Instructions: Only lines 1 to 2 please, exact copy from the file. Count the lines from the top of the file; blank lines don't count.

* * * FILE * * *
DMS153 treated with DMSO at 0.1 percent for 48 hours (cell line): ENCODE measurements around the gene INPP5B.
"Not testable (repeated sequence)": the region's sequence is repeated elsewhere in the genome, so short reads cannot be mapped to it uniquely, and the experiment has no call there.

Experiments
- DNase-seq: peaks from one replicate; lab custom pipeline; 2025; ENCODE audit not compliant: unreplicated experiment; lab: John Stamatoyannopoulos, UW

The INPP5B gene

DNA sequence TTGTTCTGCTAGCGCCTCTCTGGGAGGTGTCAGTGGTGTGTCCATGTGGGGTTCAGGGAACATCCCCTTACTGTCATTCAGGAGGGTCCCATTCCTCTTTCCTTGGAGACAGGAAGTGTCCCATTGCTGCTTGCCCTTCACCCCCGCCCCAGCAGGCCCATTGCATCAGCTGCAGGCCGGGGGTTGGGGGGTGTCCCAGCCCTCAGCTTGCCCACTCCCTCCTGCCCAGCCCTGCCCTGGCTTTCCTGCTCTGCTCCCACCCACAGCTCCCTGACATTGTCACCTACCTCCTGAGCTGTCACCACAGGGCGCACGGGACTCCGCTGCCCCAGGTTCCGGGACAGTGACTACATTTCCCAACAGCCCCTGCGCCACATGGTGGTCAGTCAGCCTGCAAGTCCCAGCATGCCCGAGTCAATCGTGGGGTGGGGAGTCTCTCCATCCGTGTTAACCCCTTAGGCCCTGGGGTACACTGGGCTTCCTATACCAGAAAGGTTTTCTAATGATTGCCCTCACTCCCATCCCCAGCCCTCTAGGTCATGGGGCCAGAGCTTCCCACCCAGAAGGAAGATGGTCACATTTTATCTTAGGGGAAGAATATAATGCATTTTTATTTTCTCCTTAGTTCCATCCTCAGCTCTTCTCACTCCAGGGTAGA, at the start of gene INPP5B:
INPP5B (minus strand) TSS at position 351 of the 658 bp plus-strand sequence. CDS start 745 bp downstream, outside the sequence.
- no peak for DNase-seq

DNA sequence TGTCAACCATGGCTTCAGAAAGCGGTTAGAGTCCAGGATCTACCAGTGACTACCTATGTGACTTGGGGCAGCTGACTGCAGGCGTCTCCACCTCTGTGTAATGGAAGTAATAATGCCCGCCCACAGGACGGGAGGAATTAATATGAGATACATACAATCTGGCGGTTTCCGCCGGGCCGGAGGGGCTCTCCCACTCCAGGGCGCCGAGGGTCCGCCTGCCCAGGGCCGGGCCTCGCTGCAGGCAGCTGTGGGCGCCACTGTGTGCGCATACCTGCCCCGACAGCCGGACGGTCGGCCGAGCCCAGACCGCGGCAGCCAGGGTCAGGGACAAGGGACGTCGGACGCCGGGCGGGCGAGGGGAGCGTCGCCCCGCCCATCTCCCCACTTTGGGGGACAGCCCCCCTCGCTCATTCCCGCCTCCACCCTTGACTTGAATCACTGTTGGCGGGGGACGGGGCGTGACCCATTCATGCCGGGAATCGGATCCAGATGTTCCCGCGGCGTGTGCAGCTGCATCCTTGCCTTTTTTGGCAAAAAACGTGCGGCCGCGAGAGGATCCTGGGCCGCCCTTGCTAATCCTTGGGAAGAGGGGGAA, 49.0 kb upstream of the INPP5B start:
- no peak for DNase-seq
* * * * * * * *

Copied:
DMS153 treated with DMSO at 0.1 percent for 48 hours (cell line): ENCODE measurements around the gene INPP5B.
"Not testable (repeated sequence)": the region's sequence is repeated elsewhere in the genome, so short reads cannot be mapped to it uniquely, and the experiment has no call there.